Furthermore, it can be shown that CIwaves can also be found for all dielectric functions that are described by Equation (2) in a finite domain x∈[−D, D], bordering on free space for x<−D and x>D. In this case, the scalar Helmholtztype Equation (1) admits the following exact CIscattering state:
where the integration constant c makes sure that the field continuity relations^{59} are satisfied and is given by . We note at this point that the wavenumber k appearing in Equation (2) is the same as the wavenumber k in the above CIwave solution. In other words, for any value of k for which a CIscattering state is desired, the dielectric function ɛ(x) has to be engineered correspondingly. Once ɛ(x) is fixed and plane waves with varying values of k are impinging on this dielectric structure, a perfectly transmitting CIsolution in general only occurs at the predetermined k value inherent in the design of ɛ(x). Due to this restriction to a single frequency also no issues arise with the KramersKronig relations.
Most importantly, the solution in Equation (3) does not only feature a constant intensity ψ(x)^{2}=1 in the asymptotic regions x<–D and x>D, where ɛ(x)=1 and simple plane wave propagation is realised, but also inside the finite region of length 2D in which the dielectric function varies and the phaseevolution is nontrivial. Regarding the appropriate boundary conditions at x=±D, it can be shown that the following perfect transmission boundary conditions (zero reflection)^{40},
imply the following conditions for the generating function,
We also emphasise that a CIwave is associated with a specific incidence direction (incidence is assumed here from the left, x<−D, in positive xdirection). When injecting a plane wave with the same predetermined wavenumber k from the other incidence direction (that is, from the right, x>D, in negative xdirection) one still gets perfect transmission simply due to Lorentzreciprocity. In addition, however, one will also get finite reflection and nontrivial intensity variations inside the potential (x≤D).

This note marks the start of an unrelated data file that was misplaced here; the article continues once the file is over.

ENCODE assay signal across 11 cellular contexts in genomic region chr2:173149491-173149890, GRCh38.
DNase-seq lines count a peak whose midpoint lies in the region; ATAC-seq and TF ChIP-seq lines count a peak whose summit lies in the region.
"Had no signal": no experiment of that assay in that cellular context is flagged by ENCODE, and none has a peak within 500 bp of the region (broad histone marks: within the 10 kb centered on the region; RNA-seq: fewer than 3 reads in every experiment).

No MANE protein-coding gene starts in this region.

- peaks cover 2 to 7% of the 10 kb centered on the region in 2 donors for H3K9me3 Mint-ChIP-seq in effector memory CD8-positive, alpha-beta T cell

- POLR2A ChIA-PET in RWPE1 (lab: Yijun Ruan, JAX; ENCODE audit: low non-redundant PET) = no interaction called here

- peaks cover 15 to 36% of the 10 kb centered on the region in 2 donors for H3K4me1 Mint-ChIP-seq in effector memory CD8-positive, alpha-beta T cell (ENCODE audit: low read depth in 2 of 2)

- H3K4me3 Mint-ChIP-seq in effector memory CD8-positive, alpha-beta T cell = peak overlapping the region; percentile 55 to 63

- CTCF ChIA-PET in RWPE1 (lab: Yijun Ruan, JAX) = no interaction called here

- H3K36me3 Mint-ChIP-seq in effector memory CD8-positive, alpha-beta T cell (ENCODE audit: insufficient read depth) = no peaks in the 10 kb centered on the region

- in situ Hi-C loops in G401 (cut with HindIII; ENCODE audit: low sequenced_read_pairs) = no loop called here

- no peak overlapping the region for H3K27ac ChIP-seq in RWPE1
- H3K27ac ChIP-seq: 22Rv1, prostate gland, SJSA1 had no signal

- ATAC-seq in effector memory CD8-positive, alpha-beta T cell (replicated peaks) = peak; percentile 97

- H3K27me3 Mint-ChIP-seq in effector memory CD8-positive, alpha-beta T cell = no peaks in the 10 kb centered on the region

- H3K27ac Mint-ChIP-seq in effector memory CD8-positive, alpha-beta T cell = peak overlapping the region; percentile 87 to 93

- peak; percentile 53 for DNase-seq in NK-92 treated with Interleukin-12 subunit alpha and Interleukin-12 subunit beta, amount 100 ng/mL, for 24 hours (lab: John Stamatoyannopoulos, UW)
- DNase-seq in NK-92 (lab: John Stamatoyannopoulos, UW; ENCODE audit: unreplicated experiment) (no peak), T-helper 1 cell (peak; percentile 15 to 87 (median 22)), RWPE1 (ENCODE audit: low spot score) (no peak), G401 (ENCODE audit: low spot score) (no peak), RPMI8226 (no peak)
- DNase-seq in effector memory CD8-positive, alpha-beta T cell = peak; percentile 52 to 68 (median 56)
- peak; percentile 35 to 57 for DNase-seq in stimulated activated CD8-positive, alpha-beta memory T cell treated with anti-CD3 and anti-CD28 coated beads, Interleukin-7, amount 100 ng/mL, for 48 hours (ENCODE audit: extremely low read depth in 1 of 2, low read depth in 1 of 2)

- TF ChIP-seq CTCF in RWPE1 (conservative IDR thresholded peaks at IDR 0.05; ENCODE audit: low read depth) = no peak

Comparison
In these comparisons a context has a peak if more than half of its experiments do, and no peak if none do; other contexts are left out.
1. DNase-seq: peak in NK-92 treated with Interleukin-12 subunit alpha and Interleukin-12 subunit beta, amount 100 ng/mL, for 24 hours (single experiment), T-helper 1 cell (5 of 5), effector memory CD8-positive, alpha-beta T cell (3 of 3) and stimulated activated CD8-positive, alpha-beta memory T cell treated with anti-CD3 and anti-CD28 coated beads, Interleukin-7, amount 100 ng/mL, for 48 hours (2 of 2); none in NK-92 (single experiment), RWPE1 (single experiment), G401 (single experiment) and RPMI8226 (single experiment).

NonHermitian scattering methods
To elucidate the above ideas, we consider in the section ‘Results and Discussions’ several specific examples of index distributions and study the CIwaves they give rise to. For these calculations, a transfer matrix method^{59} was used for TElinearly polarised optical waves along with an effective Hamiltonian approach^{40}. More specifically, the transfer matrix method is valid for piecewise refractive index distributions. To apply such an approach to our scattering problem, we discretised the continuous potential into many slabs of almost constant refractive index, and then applied the transfer matrix method. Another technique we used was that of the effective Hamiltonian. The wave Equation (1), , can be written as a generalised eigenvalue problem for the potential of Equation (2) for a given W(x). More specifically we have: . This generalised eigenvalue problem is nonHermitian due to the perfect transmission boundary conditions. Notice that only one of its eigenmodes will be the CIstate and satisfy the relation . We have compared the two different approaches for specific optical structures and they give identical results.
Results and discussion